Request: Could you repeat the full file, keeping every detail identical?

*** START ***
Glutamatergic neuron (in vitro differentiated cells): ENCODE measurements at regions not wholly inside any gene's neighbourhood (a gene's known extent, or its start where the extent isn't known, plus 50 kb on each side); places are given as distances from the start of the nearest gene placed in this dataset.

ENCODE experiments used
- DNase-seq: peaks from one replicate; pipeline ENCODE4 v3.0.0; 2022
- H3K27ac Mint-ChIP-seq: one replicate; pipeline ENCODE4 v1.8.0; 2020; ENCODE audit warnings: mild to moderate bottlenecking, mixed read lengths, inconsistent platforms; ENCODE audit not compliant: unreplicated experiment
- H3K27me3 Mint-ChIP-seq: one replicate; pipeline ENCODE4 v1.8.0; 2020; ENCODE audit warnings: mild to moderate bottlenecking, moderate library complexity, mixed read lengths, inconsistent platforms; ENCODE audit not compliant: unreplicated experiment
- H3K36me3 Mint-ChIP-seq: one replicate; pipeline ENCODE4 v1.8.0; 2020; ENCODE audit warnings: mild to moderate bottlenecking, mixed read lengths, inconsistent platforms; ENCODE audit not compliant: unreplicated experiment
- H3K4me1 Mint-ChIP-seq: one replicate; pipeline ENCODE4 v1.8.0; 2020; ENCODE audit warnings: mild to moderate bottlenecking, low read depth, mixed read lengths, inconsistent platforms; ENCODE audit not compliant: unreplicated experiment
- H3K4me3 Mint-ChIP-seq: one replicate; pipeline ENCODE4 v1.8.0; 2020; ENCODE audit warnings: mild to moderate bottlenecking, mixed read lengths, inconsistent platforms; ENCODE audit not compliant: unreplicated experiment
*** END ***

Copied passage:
Glutamatergic neuron (in vitro differentiated cells): ENCODE measurements at regions not wholly inside any gene's neighbourhood (a gene's known extent, or its start where the extent isn't known, plus 50 kb on each side); places are given as distances from the start of the nearest gene placed in this dataset.

ENCODE experiments used
- DNase-seq: peaks from one replicate; pipeline ENCODE4 v3.0.0; 2022
- H3K27ac Mint-ChIP-seq: one replicate; pipeline ENCODE4 v1.8.0; 2020; ENCODE audit warnings: mild to moderate bottlenecking, mixed read lengths, inconsistent platforms; ENCODE audit not compliant: unreplicated experiment
- H3K27me3 Mint-ChIP-seq: one replicate; pipeline ENCODE4 v1.8.0; 2020; ENCODE audit warnings: mild to moderate bottlenecking, moderate library complexity, mixed read lengths, inconsistent platforms; ENCODE audit not compliant: unreplicated experiment
- H3K36me3 Mint-ChIP-seq: one replicate; pipeline ENCODE4 v1.8.0; 2020; ENCODE audit warnings: mild to moderate bottlenecking, mixed read lengths, inconsistent platforms; ENCODE audit not compliant: unreplicated experiment
- H3K4me1 Mint-ChIP-seq: one replicate; pipeline ENCODE4 v1.8.0; 2020; ENCODE audit warnings: mild to moderate bottlenecking, low read depth, mixed read lengths, inconsistent platforms; ENCODE audit not compliant: unreplicated experiment
- H3K4me3 Mint-ChIP-seq: one replicate; pipeline ENCODE4 v1.8.0; 2020; ENCODE audit warnings: mild to moderate bottlenecking, mixed read lengths, inconsistent platforms; ENCODE audit not compliant: unreplicated experiment